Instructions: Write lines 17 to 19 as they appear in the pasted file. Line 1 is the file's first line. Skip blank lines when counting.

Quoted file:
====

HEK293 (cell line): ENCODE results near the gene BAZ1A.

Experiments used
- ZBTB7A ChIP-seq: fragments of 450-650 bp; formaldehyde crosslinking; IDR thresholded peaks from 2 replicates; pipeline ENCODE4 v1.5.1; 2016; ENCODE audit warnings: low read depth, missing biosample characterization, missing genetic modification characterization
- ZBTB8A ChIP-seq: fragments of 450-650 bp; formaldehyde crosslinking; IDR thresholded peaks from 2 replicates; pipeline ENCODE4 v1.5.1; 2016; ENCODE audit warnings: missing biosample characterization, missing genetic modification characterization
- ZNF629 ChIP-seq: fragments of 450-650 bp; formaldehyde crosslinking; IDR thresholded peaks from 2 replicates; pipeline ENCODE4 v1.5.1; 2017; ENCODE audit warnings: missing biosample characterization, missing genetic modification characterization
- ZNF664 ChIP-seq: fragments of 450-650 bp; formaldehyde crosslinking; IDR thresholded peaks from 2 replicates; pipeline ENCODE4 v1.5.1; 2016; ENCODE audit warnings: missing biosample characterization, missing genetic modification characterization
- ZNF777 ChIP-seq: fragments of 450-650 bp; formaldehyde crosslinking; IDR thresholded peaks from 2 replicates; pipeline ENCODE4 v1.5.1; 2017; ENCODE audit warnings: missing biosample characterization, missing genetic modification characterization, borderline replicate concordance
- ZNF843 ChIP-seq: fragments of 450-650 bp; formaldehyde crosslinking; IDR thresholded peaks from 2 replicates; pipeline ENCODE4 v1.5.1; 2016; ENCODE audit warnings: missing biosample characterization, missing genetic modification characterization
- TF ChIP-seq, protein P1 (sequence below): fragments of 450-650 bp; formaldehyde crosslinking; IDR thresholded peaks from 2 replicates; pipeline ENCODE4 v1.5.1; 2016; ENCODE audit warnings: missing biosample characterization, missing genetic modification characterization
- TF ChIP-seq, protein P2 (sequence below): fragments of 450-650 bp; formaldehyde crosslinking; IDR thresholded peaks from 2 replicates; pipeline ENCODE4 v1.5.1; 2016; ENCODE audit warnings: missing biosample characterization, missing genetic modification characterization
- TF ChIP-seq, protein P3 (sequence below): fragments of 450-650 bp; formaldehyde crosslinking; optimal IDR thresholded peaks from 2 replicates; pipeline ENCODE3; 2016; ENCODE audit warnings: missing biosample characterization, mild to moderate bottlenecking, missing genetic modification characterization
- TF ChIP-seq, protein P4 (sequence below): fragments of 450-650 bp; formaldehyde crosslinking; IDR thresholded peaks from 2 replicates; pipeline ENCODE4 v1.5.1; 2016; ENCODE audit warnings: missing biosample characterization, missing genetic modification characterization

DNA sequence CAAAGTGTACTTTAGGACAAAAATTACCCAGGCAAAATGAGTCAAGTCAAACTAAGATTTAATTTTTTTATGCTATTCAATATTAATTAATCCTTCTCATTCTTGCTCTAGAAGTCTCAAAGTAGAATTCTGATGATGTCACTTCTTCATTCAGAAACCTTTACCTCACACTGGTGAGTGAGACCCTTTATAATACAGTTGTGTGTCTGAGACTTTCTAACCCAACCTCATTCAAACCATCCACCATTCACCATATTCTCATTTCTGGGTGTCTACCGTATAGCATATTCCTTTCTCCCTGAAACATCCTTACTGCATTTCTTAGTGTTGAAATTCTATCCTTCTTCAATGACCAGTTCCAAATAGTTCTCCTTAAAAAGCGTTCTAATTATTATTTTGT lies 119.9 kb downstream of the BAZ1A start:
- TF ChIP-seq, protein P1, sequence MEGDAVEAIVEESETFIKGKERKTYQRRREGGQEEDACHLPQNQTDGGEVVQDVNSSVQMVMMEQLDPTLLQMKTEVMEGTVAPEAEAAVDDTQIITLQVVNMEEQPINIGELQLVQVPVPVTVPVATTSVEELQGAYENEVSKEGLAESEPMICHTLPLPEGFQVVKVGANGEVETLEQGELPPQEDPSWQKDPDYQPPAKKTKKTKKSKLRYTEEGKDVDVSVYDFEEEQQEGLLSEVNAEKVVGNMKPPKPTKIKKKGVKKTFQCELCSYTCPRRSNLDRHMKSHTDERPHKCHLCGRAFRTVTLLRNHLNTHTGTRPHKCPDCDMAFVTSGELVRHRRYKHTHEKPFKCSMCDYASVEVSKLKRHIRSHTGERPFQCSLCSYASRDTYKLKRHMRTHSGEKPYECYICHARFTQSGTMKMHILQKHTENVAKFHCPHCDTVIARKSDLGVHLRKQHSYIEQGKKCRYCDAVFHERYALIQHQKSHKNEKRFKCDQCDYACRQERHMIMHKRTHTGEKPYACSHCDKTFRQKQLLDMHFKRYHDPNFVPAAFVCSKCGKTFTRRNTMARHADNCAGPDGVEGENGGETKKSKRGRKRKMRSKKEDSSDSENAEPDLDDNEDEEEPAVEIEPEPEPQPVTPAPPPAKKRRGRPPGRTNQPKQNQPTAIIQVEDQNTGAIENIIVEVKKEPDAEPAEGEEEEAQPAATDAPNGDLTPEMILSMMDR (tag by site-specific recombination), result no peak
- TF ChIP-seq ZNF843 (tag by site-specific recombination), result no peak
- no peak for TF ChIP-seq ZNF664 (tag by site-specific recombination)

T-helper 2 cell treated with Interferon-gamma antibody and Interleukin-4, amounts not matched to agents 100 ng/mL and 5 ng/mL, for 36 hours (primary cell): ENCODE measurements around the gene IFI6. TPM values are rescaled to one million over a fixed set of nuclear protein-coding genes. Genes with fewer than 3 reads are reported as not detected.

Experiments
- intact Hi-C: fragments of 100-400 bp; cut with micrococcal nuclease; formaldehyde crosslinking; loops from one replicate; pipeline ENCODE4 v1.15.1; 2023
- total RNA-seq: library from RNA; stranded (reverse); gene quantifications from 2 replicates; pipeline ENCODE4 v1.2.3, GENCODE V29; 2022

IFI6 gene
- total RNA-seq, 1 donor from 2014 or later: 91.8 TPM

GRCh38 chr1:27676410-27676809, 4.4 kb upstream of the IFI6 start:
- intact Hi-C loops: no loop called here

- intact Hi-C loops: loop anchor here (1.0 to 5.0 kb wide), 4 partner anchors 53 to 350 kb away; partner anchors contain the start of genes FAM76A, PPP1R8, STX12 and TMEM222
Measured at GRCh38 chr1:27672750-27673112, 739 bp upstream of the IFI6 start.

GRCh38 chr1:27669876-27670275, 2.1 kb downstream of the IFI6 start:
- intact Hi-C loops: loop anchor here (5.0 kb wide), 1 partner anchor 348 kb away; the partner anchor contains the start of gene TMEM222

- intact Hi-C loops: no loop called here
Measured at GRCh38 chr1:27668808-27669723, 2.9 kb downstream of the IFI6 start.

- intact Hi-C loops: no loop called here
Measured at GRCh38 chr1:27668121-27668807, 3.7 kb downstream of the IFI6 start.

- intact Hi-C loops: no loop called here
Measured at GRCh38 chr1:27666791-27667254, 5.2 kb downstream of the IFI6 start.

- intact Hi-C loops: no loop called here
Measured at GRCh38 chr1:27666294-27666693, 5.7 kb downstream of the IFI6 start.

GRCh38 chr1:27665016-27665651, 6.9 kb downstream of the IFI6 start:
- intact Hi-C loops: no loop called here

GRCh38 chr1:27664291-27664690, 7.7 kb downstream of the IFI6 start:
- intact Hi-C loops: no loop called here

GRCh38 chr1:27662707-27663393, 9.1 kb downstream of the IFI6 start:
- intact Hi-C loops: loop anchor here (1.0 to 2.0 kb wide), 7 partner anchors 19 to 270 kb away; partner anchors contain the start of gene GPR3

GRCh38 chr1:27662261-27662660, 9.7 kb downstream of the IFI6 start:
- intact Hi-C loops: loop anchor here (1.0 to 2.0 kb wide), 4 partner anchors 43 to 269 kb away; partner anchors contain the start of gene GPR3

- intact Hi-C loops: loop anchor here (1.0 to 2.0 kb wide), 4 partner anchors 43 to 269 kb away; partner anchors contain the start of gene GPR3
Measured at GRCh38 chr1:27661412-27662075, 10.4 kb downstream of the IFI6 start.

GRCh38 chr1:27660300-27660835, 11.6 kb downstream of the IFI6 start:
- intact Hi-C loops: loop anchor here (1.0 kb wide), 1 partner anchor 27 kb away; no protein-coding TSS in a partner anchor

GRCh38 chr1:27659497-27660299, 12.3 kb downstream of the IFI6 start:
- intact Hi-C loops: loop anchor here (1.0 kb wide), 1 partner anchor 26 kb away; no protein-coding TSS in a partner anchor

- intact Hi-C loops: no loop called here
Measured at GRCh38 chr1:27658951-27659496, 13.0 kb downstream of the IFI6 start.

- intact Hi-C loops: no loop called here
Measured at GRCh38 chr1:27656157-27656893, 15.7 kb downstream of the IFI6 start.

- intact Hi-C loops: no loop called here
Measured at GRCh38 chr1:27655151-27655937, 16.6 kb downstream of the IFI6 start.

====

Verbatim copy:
T-helper 2 cell treated with Interferon-gamma antibody and Interleukin-4, amounts not matched to agents 100 ng/mL and 5 ng/mL, for 36 hours (primary cell): ENCODE measurements around the gene IFI6. TPM values are rescaled to one million over a fixed set of nuclear protein-coding genes. Genes with fewer than 3 reads are reported as not detected.

Experiments
- intact Hi-C: fragments of 100-400 bp; cut with micrococcal nuclease; formaldehyde crosslinking; loops from one replicate; pipeline ENCODE4 v1.15.1; 2023